"Her life was that baby," Lissa Lake said. "She had somebody to take care of, she had somebody that would love her unconditionally. And that motivated her to get to where she needed to be."
Jael had a meeting set up with Alaska Housing Authority, and if everything had gone as she'd hoped, she and Joel would have had a place of their own by Thanksgiving. Things were looking up for her. The only thing missing was a boyfriend.
"She was the kind of girl that just wanted to be loved, she really did, so she tried to find it from anybody," said friend Katie Kerr. "She's a sweetheart. She would do anything for anybody. But there were personal choices she made that weren't the greatest. I know she met people off Craigslist. I know she would meet people off dating apps."
It's unclear whether Jael was using dating apps the night she disappeared. What is known is that she was upset about that guy who'd rejected her and was looking for some company that night. At one point she texted her buddy, Gabriel Larson, saying she was on the verge of tears, hoping to get together. As he recalls, he asked what was going on, but she didn't elaborate. According to phone records, their last exchange was at 1:40 a.m.. Friends say she then exchanged texts with a JBER soldier a little after three in the morning. And that was that last anyone heard from Jael Hamblen.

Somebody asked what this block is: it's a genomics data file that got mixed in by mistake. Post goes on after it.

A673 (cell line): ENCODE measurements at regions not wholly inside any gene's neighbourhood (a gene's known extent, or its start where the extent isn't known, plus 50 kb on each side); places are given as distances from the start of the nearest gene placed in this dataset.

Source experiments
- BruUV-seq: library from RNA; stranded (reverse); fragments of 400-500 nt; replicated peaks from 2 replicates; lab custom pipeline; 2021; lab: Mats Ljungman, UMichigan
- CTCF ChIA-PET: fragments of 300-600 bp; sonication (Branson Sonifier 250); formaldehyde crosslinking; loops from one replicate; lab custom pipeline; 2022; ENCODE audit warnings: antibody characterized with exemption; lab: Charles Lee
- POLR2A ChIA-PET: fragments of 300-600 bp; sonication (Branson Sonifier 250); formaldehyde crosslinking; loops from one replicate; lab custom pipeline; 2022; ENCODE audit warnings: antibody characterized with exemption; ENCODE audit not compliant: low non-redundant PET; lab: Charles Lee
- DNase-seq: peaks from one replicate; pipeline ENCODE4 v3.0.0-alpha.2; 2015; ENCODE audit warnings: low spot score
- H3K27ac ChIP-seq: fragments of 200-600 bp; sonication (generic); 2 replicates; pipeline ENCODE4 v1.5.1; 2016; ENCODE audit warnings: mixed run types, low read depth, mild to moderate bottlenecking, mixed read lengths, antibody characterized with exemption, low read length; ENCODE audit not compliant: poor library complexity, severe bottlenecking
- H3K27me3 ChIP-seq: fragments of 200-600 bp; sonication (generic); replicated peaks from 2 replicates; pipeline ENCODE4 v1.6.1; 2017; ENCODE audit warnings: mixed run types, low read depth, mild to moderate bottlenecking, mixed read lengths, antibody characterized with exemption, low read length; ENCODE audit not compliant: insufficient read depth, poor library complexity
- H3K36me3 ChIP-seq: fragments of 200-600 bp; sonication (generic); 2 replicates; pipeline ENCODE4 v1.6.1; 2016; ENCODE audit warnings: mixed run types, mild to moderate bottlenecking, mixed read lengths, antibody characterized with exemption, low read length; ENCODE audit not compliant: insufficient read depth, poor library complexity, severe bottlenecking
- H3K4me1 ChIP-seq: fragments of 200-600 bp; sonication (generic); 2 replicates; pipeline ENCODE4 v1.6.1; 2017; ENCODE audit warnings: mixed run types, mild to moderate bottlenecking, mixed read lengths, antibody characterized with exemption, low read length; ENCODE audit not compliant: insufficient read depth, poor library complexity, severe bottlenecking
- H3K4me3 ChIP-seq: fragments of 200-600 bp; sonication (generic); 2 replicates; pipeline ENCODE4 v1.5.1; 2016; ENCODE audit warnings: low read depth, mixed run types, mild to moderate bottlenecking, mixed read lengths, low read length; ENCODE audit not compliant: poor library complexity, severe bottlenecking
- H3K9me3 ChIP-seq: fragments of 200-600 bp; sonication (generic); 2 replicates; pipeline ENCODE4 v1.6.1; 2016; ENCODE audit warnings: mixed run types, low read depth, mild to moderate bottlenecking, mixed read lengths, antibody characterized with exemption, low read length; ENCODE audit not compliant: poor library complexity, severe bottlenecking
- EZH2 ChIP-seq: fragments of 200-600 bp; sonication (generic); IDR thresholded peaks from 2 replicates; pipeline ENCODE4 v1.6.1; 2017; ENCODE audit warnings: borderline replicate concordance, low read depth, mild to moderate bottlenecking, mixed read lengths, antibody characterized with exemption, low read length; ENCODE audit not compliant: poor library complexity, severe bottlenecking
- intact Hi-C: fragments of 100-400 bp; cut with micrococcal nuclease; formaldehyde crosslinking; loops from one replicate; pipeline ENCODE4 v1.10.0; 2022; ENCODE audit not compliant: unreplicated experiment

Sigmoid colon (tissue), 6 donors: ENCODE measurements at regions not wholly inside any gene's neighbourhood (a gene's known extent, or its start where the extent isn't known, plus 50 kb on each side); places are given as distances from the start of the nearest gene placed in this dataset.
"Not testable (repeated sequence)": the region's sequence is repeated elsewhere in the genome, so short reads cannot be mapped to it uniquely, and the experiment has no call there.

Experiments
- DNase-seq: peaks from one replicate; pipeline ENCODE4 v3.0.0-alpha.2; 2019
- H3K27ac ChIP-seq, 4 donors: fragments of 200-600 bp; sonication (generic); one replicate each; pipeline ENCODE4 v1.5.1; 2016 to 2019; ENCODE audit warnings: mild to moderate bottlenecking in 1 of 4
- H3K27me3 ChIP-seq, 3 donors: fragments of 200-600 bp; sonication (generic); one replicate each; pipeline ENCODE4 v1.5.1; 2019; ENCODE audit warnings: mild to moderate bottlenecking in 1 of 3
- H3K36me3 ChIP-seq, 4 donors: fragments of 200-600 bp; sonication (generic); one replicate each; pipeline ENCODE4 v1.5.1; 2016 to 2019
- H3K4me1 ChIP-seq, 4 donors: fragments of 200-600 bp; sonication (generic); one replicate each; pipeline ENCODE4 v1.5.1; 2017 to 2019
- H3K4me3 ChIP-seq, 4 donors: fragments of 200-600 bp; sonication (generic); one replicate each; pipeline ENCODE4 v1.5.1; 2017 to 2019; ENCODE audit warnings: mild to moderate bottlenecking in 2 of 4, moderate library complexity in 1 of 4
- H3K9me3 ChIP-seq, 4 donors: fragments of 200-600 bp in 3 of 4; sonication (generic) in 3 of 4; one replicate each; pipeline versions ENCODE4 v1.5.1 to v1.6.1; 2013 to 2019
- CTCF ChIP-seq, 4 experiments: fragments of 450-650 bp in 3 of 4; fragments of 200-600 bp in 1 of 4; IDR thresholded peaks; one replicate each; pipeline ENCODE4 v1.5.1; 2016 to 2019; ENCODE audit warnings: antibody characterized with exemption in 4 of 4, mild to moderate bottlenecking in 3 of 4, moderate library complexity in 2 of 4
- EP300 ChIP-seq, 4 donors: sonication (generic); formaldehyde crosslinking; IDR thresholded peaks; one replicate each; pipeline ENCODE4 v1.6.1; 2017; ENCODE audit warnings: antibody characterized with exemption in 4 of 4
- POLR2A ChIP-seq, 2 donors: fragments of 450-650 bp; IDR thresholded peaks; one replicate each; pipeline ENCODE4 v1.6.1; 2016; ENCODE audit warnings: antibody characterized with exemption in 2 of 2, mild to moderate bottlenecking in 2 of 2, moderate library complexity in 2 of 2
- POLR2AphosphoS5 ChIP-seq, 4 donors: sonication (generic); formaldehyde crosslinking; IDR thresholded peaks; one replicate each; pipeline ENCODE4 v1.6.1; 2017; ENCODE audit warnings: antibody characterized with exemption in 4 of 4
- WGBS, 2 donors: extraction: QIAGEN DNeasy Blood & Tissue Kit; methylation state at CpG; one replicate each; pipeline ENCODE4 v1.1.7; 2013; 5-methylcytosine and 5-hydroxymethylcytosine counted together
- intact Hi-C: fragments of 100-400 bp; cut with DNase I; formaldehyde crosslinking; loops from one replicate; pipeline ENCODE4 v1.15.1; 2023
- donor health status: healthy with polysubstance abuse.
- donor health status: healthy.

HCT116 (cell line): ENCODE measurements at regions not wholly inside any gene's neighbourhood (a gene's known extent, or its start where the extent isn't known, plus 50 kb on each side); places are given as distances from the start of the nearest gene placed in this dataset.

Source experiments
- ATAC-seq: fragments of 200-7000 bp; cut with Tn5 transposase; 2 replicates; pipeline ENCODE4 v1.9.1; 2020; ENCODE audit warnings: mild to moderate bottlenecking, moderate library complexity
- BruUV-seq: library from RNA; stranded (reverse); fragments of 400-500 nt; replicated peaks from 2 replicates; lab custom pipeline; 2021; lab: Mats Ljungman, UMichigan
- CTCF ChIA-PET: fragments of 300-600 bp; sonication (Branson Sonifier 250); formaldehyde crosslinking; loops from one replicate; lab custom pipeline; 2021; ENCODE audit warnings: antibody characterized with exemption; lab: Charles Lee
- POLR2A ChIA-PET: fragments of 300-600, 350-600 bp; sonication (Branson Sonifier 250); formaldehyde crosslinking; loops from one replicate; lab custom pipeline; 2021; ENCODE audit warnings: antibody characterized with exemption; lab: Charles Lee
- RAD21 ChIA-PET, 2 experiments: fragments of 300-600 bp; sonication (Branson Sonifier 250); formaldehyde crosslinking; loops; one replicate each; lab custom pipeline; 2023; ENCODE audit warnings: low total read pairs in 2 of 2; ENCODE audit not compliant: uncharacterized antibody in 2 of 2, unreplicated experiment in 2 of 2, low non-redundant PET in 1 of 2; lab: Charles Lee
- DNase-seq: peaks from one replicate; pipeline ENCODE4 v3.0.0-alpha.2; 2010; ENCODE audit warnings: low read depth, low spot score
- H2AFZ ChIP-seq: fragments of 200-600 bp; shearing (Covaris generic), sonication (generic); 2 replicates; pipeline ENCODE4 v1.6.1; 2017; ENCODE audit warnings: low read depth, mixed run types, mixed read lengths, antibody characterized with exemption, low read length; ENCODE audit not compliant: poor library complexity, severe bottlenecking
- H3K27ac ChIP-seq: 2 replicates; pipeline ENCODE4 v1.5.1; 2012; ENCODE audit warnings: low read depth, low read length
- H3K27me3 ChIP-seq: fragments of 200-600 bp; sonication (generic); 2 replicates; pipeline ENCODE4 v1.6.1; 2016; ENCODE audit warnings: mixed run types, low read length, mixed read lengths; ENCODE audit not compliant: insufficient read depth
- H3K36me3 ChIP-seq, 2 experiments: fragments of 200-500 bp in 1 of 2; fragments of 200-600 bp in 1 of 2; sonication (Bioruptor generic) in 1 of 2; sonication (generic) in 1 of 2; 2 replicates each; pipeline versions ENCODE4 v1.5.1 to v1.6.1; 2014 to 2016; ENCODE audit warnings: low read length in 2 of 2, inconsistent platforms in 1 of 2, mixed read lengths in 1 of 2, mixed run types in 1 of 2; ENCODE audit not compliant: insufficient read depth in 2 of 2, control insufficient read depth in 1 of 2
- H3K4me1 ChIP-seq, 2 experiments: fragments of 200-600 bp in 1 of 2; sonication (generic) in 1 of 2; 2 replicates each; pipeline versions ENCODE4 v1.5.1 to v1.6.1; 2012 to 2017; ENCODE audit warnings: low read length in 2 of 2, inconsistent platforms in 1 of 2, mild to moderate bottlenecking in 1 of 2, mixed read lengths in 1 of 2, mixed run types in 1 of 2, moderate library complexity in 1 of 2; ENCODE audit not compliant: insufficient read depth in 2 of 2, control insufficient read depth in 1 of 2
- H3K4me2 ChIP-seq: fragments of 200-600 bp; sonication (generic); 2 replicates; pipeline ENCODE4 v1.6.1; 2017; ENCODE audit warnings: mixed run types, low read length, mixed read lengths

Jael has now been missing for half her son's life. Friends, acquaintances and some who don't know her at all have grieved, speculated, accused and fumed all over her missing person Facebook page. Lissa Lake even commissioned a tarot reading on Jael. Frustrated and desperate, they demand to know what's being done to find her.
"I totally understand," Detective Trull said. "If I had a missing child or a missing spouse or somebody, I would be absolutely crazy wanting to find them. But there is some information I can share and some I can't.
"We watch TV and we see a homicide or a cold case or a missing person. It unravels and within an hour's time it's all wrapped up in a bow and they've thrown the bad guy in jail. It just doesn't work that way. Sometimes it takes years to put cases together.